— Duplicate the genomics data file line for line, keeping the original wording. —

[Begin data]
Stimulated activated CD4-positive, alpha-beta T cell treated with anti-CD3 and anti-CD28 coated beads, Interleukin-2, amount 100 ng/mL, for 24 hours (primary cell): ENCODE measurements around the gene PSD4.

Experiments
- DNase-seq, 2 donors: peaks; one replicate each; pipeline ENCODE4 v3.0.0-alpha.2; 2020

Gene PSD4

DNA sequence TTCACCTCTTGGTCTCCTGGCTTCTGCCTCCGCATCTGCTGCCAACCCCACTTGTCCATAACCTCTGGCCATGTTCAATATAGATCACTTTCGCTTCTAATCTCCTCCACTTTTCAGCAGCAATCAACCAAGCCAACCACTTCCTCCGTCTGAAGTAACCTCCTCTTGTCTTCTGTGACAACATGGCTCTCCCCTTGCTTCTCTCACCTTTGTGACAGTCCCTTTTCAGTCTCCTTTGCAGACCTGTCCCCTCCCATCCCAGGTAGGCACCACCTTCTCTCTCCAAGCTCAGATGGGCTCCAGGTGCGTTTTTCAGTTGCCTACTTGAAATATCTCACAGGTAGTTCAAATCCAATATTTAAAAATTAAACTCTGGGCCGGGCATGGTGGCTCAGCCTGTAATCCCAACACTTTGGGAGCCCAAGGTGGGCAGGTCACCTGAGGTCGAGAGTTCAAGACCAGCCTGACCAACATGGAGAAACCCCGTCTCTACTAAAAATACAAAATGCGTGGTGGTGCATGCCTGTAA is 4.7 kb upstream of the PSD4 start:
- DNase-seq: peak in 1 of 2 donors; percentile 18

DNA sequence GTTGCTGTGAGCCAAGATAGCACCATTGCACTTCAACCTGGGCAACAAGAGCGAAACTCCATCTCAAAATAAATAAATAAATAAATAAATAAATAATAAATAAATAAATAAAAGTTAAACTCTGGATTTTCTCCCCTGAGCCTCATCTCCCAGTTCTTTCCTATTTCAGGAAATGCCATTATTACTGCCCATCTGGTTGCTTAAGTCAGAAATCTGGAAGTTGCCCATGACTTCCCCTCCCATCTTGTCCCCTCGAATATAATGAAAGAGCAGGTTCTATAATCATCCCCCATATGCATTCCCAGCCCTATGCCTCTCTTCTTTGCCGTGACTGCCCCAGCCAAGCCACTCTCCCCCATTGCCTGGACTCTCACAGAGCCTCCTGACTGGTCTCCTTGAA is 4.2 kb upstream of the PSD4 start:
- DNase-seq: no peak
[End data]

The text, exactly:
Stimulated activated CD4-positive, alpha-beta T cell treated with anti-CD3 and anti-CD28 coated beads, Interleukin-2, amount 100 ng/mL, for 24 hours (primary cell): ENCODE measurements around the gene PSD4.

Experiments
- DNase-seq, 2 donors: peaks; one replicate each; pipeline ENCODE4 v3.0.0-alpha.2; 2020

Gene PSD4

DNA sequence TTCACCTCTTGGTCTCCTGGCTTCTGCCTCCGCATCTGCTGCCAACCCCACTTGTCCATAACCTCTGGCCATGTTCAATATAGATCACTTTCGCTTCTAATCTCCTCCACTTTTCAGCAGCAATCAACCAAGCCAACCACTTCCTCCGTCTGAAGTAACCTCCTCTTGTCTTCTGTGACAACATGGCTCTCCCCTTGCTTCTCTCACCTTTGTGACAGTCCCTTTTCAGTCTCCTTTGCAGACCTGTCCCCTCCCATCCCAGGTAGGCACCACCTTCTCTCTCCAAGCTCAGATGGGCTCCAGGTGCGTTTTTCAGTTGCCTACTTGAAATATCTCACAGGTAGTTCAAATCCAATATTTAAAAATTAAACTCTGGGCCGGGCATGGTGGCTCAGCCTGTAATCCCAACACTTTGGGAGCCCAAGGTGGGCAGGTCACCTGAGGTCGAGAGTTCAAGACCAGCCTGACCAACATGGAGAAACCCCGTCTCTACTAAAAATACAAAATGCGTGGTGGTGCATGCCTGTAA is 4.7 kb upstream of the PSD4 start:
- DNase-seq: peak in 1 of 2 donors; percentile 18

DNA sequence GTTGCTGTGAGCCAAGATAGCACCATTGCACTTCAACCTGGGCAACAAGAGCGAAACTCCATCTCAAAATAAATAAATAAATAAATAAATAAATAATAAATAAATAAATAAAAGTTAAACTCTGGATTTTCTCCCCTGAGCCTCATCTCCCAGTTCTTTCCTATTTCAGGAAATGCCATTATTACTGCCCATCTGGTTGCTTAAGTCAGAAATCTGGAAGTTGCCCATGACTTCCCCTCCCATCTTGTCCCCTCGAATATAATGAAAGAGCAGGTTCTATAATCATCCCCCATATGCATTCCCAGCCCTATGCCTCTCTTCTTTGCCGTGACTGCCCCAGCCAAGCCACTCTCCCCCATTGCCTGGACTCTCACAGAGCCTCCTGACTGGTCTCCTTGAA is 4.2 kb upstream of the PSD4 start:
- DNase-seq: no peak